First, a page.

# Help to obtain a professional table (using Latex)

Could you please show me how to improve the table below? In particular:

1) is it correct to put the "(%)", in the caption? Otherwise how could I point out that the numbers of the table are percentages?

2) is it correct to put the additional column header before the row "Corporate"?

3) How to better distribute colums?

The LaTeX code to obtain the table is this:

\documentclass[11pt,openright]{book}
\usepackage[T1]{fontenc}
\usepackage[latin9]{inputenc}
\usepackage[a4paper]{geometry}
\geometry{verbose,tmargin=3cm,bmargin=3.5cm,lmargin=4cm,rmargin=3cm}
\pagenumbering{gobble}
\usepackage{booktabs}
\usepackage{tabulary}
\usepackage[flushleft]{threeparttable}
\usepackage[font=small,labelfont=bf,labelsep=period,format=hang,indention=0cm]{caption}
\captionsetup[table]{position=above, belowskip=10pt}

\begin{document}

\begin{threeparttable}[b]
\caption{Weights (\%) depending upon ratings in the Standardise Approach of Basel II}
\footnotesize{}
\begin{tabulary}{\textwidth}{@{}LRRRRRR@{}}
\toprule
& \multicolumn{6}{c}{{\footnotesize{}Rating\tnote{a}}}\tabularnewline
\cmidrule{2-7}
{Category of claims} & {AAA to AA-} & {A+ to A-} & {BBB+ to BBB-} & {BB+ to B-} & {Below B-} & {Unrated}\tabularnewline
\midrule
{Sovereigns} & {0} & {20} & {50} & {100} & {150} & {100}\tabularnewline
{Non-central government PSEs (option 1)} & {20} & {50} & {100} & {100} & {150} & {100}\tabularnewline
{Non-central government PSEs (option 2)} & {20} & {50} & {50} & {100} & {150} & {50}\tabularnewline
{MDBs} & {20} & {50} & {50} & {100} & {150} & {50}\tabularnewline
{Banks (option 1)} & {20} & {50} & {100} & {100} & {150} & {100}\tabularnewline
{Banks (option 2)} & {20} & {50} & {50} & {100} & {150} & {50}\tabularnewline
{Banks (option 2 - short-term claims)} & {20} & {20} & {20} & {50} & {150} & {20}\tabularnewline
&  &  & \multicolumn{2}{r}{{BBB+ to BB-}} & {Below BB-} & \tabularnewline
\cmidrule{4-6}
{Corporate} & {20} & {50} & \multicolumn{2}{r}{{100}} & {150} & {100}\tabularnewline
\bottomrule
\end{tabulary}
\begin{tablenotes}
\item [a] \footnotesize{}The rating notations are by Standard \& Poor's but only for example,
those of some other credit assessment institutions could be used. \\
\footnotesize{}\emph{Source}: based on BCBS (2006).
\end{tablenotes}
\end{threeparttable}

\end{document}

• Do you mean improving the LaTeX code or the principles of typesetting tables? At last it depends on the situation, which language, scientific paper, any rules given by the prof and how are you used to write numbers with units? 10 % is a number with unit and so the number should not be written without unit (in your table you it seems not possible to add [%] mentioning that the unit for the column is %. – Mensch Apr 30 '16 at 0:02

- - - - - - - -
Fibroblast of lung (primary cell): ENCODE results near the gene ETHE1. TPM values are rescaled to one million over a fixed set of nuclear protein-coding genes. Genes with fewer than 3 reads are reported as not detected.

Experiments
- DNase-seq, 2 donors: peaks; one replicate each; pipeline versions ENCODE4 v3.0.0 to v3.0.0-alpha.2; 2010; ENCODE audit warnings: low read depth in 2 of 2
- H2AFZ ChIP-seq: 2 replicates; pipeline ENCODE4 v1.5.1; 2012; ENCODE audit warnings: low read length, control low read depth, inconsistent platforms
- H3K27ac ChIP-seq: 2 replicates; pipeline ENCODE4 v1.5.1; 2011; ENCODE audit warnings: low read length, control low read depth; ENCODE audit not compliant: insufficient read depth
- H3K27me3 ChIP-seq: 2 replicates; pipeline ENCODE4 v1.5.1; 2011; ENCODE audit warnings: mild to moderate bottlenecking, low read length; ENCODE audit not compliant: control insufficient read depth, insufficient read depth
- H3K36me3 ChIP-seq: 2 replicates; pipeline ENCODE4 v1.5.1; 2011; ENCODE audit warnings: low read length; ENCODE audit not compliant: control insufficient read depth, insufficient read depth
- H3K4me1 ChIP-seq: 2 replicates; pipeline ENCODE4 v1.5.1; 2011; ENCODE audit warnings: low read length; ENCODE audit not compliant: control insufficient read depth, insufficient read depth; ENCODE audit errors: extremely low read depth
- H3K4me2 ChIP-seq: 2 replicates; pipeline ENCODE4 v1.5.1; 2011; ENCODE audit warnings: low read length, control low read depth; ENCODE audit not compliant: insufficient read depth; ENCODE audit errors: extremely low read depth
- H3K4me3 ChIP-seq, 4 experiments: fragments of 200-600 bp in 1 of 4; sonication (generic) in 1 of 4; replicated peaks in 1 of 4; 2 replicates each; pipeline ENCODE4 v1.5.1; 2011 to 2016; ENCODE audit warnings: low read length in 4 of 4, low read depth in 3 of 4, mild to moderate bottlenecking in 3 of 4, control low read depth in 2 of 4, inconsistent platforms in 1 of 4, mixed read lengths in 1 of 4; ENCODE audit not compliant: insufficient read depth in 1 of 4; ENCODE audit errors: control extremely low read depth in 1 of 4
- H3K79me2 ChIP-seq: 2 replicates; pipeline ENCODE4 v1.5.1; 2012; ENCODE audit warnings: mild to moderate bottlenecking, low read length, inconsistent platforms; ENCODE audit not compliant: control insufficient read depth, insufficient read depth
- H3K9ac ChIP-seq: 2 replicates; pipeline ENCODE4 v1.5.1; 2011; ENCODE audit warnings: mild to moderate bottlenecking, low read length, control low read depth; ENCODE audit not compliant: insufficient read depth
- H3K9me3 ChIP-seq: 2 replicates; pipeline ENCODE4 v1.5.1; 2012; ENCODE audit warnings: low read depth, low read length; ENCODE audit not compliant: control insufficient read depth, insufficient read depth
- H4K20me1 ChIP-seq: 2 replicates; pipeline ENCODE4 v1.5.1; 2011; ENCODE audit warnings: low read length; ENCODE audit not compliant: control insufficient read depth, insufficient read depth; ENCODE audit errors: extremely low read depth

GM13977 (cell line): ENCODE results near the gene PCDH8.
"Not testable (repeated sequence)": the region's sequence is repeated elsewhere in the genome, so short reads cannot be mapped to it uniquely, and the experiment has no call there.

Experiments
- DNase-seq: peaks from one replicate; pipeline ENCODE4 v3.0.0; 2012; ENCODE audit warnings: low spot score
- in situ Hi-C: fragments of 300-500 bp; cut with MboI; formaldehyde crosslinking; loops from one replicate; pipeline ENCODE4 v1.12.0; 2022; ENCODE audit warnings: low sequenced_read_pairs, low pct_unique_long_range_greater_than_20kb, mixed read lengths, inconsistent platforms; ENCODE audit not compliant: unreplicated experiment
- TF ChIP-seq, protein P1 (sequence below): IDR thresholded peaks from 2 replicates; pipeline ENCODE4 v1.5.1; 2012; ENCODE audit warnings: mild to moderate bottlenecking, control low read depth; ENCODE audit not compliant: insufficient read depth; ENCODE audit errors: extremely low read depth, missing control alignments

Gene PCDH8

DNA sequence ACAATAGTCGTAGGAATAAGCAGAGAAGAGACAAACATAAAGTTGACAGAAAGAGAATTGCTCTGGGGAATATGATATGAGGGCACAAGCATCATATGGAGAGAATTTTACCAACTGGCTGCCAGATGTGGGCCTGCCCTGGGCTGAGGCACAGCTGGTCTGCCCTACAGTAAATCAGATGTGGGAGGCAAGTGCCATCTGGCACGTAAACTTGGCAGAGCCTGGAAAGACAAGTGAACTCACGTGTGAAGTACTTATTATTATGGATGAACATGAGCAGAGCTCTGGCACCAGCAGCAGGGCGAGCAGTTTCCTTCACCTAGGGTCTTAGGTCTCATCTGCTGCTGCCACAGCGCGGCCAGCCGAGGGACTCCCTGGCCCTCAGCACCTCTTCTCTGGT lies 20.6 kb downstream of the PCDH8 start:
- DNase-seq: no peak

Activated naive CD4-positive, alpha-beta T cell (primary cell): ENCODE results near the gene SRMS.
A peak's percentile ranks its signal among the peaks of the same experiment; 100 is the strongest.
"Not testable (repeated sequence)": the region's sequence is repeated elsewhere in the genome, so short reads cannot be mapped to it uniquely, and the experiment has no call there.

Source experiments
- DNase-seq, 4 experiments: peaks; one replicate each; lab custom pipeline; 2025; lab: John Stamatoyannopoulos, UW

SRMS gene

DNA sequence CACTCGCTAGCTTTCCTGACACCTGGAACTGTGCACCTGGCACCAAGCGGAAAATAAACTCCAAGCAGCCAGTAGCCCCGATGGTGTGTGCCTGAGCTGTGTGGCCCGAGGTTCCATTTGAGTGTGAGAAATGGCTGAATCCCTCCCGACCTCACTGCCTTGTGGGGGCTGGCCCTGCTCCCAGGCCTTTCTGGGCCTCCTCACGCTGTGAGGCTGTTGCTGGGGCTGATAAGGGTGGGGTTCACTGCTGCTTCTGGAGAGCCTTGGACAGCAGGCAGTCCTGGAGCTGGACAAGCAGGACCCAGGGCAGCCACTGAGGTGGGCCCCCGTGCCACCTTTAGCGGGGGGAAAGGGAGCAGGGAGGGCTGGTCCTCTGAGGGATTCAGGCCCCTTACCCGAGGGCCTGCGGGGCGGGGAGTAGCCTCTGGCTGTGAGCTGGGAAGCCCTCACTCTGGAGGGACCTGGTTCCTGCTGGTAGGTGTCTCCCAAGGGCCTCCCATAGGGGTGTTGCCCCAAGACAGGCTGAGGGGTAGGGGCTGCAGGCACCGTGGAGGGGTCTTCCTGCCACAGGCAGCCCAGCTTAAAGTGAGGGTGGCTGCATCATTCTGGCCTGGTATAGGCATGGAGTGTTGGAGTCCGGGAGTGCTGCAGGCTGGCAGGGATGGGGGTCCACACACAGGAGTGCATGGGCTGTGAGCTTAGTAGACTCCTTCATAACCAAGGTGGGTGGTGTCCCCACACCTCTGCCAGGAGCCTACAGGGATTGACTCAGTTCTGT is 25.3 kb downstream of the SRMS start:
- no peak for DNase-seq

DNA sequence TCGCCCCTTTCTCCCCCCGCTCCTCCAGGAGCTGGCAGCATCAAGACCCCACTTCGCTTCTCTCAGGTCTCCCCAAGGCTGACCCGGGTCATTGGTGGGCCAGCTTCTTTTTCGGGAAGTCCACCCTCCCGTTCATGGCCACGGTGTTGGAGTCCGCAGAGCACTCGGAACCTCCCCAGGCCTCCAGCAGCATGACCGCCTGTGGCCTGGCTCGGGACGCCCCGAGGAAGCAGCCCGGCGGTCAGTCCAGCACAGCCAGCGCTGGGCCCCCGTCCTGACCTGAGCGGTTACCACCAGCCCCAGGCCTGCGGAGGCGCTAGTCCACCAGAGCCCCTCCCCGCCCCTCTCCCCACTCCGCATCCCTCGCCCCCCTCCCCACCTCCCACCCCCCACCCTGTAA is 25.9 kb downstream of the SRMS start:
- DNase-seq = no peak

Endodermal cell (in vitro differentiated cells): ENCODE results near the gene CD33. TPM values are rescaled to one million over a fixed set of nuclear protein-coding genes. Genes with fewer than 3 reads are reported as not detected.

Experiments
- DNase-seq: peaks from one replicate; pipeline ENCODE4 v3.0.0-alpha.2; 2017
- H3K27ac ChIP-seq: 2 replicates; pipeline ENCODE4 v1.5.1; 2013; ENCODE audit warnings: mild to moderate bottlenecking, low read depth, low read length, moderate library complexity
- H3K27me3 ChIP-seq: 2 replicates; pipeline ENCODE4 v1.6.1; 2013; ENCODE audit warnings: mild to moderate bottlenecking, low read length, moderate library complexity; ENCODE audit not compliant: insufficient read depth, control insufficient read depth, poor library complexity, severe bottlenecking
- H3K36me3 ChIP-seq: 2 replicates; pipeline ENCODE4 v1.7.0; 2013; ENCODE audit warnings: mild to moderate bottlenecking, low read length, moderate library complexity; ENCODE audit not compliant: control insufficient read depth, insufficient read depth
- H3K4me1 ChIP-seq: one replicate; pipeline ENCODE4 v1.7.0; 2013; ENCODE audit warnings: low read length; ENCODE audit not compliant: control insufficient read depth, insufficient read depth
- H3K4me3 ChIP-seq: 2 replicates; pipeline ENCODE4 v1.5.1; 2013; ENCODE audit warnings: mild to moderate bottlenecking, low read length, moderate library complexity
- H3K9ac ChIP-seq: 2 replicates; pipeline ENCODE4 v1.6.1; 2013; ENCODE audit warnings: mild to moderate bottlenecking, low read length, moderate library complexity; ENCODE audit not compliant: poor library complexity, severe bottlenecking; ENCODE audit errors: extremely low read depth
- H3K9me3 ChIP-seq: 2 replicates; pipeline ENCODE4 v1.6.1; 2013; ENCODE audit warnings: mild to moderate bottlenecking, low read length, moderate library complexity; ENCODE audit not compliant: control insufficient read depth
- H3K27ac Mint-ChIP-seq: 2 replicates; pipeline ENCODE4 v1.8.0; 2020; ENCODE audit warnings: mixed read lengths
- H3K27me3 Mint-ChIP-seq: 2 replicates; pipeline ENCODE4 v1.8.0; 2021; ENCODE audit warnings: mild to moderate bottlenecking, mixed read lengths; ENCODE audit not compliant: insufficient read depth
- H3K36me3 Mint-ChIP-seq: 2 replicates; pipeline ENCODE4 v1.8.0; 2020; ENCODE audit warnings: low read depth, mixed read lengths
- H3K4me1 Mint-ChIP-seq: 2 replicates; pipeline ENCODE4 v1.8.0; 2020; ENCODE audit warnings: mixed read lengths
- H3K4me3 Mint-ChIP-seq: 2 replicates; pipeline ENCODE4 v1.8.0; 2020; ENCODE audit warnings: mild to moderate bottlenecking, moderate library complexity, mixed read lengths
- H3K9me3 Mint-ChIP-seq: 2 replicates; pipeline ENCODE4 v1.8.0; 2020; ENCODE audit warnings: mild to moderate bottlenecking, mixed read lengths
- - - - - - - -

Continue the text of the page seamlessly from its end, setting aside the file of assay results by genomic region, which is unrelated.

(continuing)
• Thank you for your interest, Kurt. I'm writing my thesis. For point 1) and 2) I mean the principles of typesetting. I have no particular rules given by my prof but I have written all the other tables of my thesis with numbers without units (putting the unit in the column headers). For point 3) I intend improving the LaTeX code, for example there is too much space between the 3rd and the 4th column of the table. – CarLaTeX Apr 30 '16 at 5:50
• Why is this asked here and not in Tex.SE? – joojaa Apr 30 '16 at 11:01
• Point 1 and 2 are related to general typesetting rules, I could have asked them even if I had used Word. For point 3 I could ask to TeX SE. – CarLaTeX Apr 30 '16 at 12:12

1. is it correct to put the "(%)", in the caption? Otherwise how could I point out that the numbers of the table are percentages?
2. is it correct to put the additional column header before the row "Corporate"?
3. How to better distribute colums?

Well, at last it depends on the used language for the document (you seems to be a German) and the rules for the used typography in this language. Please have a look to this question for relevant books or papers.

1. I'm used to write tables with the relevant units in the column header, so in your case that should be your column header [%]. I have a little problem to understand your table: your main column heading is Ratings and then you show for example unrated [%]. But the given numbers 150 or 100 seems to mean 150% or 100%. And there is no possibility to have sums of columns or rows resulting in 100%. So I'm not sure where to place the unit unmissunderstandable ...
2. The additional column header marks a new table in my opinion. So I would write for example two tables 1a and 1b to show that there is an break in the headings. Remember: A thesis should be unmissunderstandable and so it is better to reference situation 1 in table 1a and situation 2 in table 1b. And do not forget to reference each table for minimum one time!